SEOUL (Reuters) - LG Chem (051910.KS), an electric vehicle battery supplier for Tesla (TSLA.O), Volkswagen (VOWG_p.DE) and others, said on Friday it expects profitability in its battery business to rise in the second half, helping shares surge nearly 10%.
“Sales are expected to grow and profitability is expected to remain robust thanks to greater EV shipments for European automakers and increased sales for cylindrical EV batteries,” LG Chem said.
The company did not mention Tesla, but it supplies small cylindrical-type batteries for the carmaker’s China models.
LG Chem’s energy solutions division, which makes batteries for smartphones and cars, swung to an operating profit in the second quarter, partly due to improved productivity at its Poland factory which caters to European customers like Volkswagen and Audi.
LG Chem said its factory utilization rates have normalized starting May after the coronavirus outbreak had led to temporary factory suspensions at automakers in the U.S. and Europe.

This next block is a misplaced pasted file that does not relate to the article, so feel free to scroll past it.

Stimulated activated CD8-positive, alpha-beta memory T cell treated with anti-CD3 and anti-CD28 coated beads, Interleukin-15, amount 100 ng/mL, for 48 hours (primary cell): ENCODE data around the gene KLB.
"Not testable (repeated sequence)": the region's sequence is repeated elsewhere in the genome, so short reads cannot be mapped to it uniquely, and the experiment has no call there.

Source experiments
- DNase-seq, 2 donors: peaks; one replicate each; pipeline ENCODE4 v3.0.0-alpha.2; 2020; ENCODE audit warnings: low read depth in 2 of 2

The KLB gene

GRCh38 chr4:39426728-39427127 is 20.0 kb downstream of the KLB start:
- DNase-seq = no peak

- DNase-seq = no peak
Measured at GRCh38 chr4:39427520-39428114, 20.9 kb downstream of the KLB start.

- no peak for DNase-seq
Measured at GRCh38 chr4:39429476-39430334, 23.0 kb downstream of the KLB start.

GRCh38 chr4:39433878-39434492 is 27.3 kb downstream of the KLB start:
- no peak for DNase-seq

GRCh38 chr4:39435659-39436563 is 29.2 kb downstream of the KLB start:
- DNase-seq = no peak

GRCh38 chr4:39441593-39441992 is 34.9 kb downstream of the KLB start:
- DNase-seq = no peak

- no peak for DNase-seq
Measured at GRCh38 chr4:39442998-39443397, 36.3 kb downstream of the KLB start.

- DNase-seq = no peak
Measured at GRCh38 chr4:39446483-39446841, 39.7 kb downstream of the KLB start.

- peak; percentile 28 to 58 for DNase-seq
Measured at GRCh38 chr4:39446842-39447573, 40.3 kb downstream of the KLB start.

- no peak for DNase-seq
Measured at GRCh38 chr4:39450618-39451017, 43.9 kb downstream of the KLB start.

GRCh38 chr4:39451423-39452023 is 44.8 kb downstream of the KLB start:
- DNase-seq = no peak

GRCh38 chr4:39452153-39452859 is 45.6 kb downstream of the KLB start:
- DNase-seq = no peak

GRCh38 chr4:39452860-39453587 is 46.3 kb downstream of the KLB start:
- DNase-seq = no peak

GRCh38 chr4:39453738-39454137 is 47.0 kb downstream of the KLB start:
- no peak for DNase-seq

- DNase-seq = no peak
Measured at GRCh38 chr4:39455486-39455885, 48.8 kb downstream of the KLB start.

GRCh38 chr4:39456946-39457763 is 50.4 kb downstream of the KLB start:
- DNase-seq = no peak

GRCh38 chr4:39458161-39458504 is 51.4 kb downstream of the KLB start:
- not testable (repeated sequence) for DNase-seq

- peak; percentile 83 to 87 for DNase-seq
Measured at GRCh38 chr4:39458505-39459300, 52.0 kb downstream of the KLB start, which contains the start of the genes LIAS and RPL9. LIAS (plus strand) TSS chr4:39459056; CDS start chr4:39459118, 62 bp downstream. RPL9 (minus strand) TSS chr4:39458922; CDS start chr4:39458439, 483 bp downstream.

Tesla CEO Elon Musk has said the company would expand its business with Panasonic (6752.T), CATL (300750.SZ) and LG Chem, adding that the real limitation to it’s growth is battery cell production at an affordable price.
Musk said Tesla’s Shanghai factories will produce some Model 3 sedans with the so-called lithium-iron-phosphate (LFP) batteries in volume starting later this year.
LG Chem said its batteries have an edge over the cheaper, LFP batteries from Chinese rival and Tesla supplier CATL, saying the latter’s lower energy density makes it difficult to be used for longer-range, large cars.
“The LFP batteries can be used in relatively short-range cars which are sensitive to prices... We believe that our nickel-cobalt-manganese (NCM) batteries can be mainstream globally,” said Chang Seung-se, senior vice president at LG Chem, referring to its nickel-based batteries.
LG Chem, however, said it is trying to “catch up” with LFP batteries in terms of cost competitiveness.
Reporting by Hyunjoo Jin and Heekyong Yang; Additional reporting by Joyce Lee; Editing by Stephen Coates and Krishna Chandra Eluri